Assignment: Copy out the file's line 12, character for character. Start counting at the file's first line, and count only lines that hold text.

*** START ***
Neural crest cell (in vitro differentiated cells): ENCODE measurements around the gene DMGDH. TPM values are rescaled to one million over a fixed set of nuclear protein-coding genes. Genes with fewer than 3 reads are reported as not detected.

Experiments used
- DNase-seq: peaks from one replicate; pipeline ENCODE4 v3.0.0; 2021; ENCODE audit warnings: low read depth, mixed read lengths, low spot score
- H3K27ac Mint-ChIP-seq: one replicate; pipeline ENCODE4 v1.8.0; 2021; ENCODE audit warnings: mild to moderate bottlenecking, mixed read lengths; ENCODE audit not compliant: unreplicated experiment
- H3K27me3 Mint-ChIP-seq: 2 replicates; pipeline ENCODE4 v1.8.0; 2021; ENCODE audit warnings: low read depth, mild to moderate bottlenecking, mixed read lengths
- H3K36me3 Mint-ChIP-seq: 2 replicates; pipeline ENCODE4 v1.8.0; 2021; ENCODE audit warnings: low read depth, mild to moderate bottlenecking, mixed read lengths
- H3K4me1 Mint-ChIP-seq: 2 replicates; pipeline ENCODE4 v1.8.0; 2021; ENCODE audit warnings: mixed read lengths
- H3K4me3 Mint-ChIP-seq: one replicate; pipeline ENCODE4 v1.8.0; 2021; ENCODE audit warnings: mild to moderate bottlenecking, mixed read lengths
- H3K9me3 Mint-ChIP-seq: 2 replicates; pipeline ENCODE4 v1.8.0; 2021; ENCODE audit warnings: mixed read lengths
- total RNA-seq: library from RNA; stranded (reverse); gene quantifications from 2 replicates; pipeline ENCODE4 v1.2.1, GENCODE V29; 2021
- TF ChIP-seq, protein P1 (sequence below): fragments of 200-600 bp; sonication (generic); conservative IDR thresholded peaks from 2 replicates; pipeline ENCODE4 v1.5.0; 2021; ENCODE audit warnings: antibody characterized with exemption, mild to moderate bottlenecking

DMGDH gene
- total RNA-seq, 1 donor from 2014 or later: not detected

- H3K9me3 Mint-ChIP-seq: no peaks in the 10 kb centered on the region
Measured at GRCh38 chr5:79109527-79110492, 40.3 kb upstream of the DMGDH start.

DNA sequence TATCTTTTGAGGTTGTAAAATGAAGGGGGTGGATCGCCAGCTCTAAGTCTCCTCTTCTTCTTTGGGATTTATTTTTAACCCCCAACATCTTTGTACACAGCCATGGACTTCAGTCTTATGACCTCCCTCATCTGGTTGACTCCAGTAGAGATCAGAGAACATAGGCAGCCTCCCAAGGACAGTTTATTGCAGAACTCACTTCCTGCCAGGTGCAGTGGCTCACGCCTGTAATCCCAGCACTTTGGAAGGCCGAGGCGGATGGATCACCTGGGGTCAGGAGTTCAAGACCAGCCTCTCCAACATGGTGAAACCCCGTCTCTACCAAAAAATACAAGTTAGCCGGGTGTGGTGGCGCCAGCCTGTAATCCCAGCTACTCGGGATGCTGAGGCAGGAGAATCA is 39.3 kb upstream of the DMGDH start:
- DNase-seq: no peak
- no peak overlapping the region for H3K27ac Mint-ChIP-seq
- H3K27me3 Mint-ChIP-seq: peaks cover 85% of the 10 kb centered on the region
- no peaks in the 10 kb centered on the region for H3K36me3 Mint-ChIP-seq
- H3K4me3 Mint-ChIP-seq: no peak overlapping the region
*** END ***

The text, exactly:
DMGDH gene